Microsoft to help 25 million people worldwide acquire new digital skills needed for the COVID-19 economy

Microsoft recently announced a new global skills initiative aimed at bringing more digital skills to 25 million people worldwide by the end of the year.

The announcement comes in response to the global economic crisis caused by the COVID-19 pandemic. To date, the pandemic has put close to 75 million people out of work.

With a labor force of close to 8.9 million, the unemployment rate in Sri Lanka increased to 5.7 percent in the first quarter of 2020 from 4.5 percent in the fourth quarter of 2019 (CEIC). Expanded access to digital skills is an important step in accelerating economic recovery, especially for the people hardest hit by job losses.

“COVID-19 has created both public health as well as an economic crisis,” said Hasitha Abeywardena, Country Manager, Microsoft Sri Lanka and Maldives. “As we move from the initial emergency response phase to the recovery phase to the reimagine phase, determining what should be rebuilt, what should be redefined, we need to ensure that no one is left behind, and address the needs of those most impacted by this crisis.”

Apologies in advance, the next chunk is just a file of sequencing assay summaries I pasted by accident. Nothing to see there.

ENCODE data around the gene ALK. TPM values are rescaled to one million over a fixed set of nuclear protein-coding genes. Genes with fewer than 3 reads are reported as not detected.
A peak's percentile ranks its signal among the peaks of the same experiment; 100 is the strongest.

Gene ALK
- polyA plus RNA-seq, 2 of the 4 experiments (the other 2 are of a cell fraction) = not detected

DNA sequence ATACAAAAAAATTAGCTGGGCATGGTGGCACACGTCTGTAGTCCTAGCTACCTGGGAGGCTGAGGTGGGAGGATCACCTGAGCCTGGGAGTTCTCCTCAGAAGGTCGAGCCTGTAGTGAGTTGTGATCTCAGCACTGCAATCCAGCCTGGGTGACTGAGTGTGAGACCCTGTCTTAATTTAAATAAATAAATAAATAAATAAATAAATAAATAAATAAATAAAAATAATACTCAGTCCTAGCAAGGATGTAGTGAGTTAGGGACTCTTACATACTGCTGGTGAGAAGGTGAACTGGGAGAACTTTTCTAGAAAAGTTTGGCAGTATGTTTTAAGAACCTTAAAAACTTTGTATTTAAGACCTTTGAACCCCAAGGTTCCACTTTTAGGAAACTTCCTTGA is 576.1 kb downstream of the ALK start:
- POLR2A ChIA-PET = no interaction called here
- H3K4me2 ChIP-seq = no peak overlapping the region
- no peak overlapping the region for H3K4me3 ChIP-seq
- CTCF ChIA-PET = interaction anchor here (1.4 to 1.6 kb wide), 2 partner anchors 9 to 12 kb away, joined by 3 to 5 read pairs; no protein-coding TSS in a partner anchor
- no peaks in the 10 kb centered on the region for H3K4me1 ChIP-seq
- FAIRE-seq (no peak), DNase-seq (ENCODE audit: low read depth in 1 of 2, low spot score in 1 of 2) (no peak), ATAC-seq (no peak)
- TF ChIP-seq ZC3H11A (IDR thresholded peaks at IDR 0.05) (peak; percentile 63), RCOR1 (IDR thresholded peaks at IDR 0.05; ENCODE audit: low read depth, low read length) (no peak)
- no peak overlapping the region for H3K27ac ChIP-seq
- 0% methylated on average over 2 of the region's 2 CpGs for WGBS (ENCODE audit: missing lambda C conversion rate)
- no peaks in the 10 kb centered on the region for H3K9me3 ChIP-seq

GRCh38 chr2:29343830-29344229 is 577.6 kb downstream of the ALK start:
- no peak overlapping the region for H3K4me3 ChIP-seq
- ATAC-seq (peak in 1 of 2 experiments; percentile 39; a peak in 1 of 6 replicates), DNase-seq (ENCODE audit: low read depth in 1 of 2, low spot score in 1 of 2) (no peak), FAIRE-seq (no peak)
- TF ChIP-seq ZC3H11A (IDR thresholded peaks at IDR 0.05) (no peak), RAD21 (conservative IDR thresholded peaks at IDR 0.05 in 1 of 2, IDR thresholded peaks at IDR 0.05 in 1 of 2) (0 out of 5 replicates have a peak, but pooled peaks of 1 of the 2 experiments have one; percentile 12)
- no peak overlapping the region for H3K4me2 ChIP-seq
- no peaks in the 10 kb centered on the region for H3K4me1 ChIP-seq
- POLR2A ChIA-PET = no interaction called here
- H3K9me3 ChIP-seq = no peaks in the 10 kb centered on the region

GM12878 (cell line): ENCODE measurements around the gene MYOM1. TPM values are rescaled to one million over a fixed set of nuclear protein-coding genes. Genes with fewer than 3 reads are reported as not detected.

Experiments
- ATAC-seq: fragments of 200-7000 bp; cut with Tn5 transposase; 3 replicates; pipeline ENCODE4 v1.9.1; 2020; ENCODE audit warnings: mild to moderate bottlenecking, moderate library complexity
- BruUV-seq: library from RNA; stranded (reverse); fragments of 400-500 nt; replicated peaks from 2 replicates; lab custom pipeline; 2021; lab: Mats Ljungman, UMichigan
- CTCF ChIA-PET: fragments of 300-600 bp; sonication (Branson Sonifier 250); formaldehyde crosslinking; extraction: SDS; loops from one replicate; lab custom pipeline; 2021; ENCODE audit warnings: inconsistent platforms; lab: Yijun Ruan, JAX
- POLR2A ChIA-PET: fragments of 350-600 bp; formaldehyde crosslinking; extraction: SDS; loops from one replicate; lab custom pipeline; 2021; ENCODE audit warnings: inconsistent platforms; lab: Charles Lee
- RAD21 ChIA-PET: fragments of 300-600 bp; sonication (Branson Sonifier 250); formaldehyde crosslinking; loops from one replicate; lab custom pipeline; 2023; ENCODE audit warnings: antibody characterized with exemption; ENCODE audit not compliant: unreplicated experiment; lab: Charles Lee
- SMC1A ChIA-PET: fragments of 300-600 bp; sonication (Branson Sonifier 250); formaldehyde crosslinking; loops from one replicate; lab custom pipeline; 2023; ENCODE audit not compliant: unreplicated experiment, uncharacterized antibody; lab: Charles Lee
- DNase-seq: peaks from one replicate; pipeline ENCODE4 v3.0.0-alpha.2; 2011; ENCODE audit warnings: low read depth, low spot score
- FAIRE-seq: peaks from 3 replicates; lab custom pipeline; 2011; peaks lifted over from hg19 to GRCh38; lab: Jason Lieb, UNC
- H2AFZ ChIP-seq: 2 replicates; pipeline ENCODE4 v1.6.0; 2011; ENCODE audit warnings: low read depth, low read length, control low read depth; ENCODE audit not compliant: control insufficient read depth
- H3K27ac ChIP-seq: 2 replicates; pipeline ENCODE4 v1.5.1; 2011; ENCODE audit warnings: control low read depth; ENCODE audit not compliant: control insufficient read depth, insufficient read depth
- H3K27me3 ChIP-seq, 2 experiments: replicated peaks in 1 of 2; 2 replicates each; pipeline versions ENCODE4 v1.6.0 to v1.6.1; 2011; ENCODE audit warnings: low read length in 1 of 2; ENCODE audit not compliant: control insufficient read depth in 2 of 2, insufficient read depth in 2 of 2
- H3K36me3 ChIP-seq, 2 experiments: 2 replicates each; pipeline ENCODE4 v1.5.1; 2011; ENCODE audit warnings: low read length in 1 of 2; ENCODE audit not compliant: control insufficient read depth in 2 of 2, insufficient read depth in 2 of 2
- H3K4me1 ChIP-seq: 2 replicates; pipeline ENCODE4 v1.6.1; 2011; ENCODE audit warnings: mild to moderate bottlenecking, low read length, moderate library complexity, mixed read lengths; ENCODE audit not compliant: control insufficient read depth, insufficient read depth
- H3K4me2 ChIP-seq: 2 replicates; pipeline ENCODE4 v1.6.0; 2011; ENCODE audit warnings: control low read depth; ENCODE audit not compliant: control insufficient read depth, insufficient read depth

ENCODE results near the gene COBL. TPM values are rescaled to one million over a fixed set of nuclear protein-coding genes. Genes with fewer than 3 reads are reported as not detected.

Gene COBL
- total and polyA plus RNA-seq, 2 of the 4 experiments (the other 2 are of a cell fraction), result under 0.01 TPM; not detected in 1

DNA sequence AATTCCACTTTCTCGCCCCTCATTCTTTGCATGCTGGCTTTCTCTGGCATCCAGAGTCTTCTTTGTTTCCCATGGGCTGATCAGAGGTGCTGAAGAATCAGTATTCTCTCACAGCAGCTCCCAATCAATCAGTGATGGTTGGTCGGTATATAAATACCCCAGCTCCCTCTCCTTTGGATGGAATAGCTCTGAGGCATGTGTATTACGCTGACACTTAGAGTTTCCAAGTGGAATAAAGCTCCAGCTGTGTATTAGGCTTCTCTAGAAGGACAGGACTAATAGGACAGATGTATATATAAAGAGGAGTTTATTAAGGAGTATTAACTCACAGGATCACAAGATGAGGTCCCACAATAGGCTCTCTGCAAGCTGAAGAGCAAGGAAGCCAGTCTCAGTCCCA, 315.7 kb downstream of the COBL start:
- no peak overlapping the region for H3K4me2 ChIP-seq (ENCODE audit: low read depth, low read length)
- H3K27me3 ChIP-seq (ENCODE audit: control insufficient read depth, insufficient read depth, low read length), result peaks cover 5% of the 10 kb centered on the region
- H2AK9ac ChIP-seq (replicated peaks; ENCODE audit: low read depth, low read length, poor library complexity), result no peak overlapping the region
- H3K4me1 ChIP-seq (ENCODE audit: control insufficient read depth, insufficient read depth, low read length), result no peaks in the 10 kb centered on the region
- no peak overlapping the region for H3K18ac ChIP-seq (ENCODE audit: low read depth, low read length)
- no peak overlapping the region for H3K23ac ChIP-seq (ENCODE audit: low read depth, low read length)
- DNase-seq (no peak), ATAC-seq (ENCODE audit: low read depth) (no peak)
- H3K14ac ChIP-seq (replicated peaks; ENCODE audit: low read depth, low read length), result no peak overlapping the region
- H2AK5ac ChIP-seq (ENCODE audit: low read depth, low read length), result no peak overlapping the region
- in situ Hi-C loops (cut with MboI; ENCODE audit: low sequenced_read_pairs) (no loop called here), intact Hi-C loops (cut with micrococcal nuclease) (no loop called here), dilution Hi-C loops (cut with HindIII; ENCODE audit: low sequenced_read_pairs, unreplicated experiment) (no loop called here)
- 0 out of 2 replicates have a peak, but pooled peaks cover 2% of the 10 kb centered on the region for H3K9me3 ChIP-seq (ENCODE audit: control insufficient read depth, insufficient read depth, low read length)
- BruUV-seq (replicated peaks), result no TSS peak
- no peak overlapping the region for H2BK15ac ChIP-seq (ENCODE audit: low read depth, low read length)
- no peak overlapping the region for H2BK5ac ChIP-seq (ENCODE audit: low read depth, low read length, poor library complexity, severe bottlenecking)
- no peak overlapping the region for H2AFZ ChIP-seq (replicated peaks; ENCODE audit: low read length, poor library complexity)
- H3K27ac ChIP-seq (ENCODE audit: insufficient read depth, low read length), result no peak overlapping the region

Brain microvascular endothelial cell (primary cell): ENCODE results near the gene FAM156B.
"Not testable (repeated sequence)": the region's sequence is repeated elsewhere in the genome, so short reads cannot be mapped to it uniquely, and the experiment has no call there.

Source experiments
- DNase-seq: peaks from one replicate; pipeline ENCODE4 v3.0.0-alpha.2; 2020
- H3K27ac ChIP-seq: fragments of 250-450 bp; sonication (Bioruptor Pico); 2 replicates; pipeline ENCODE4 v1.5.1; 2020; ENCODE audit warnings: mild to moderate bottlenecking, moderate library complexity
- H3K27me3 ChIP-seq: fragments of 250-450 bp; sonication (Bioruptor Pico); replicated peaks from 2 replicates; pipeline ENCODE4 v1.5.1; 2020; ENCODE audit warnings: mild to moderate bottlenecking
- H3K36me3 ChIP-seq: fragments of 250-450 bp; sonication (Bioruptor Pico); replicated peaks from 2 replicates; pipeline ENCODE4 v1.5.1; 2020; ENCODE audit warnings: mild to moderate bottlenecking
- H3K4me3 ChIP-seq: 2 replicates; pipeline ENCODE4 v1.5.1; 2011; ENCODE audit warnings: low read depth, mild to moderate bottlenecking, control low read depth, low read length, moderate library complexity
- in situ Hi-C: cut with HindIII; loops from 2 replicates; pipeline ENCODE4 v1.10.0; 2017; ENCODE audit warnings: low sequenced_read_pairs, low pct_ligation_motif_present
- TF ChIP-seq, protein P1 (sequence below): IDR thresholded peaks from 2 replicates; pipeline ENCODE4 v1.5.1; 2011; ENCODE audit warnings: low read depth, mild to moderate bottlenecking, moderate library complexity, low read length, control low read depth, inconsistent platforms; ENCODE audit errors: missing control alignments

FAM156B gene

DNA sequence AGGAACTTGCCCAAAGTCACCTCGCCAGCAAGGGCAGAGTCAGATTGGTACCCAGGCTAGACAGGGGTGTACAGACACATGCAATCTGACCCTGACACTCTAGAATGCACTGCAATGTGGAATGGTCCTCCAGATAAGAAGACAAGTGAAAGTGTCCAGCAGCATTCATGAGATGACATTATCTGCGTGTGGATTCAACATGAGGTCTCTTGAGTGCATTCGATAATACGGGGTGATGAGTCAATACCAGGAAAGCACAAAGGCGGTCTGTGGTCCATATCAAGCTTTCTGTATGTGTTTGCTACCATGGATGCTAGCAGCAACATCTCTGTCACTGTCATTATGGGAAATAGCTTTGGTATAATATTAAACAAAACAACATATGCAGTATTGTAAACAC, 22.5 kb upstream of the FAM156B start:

This initiative includes immediate steps to help those looking to reskill and pursue an in-demand job and brings together every part of the company, combining existing and new resources from LinkedIn, GitHub and Microsoft.

“Today, we’re bringing together resources from Microsoft inclusive of LinkedIn and GitHub to reimagine how people learn and apply new skills—and help 25 million people facing unemployment due to COVID-19 prepare for the jobs of the future,” he said.

Connecting skills to opportunities. Providing low-cost access to industry-recognized certifications through the end of the year and free access to powerful job-seeker tools that will help people get hired once they have the skills and certifications.

These resources can be accessed at a central location, opportunity.linkedin.com, and will be broadly available online in four languages: English, French, German and Spanish.

Microsoft is backing the effort with cash grants to help nonprofit organizations worldwide assist those who need it most, including people with lower income, lower educational attainment and underrepresented minorities.

Recently, Microsoft and Sarvodaya-Fusion saw to the training of 200 Ministry of Youth trainers and Microsoft Innovative Education Experts in Sri Lanka. The partnership will see 150 youth participate in the Hour of Code and Make What’s Next campaign events.

The company is also pledging to make stronger data and analytics—including data from the LinkedIn Economic Graph—available to governments around the world so they can better assess local economic needs.

Microsoft will use its voice to advocate for public policy innovations that will advance skilling opportunities needed in the changed economy.

Later this year, Microsoft will preview a new learning app in Microsoft Teams designed to help employers skill and upskill new and current employees as people return to work and as the economy adds jobs. 

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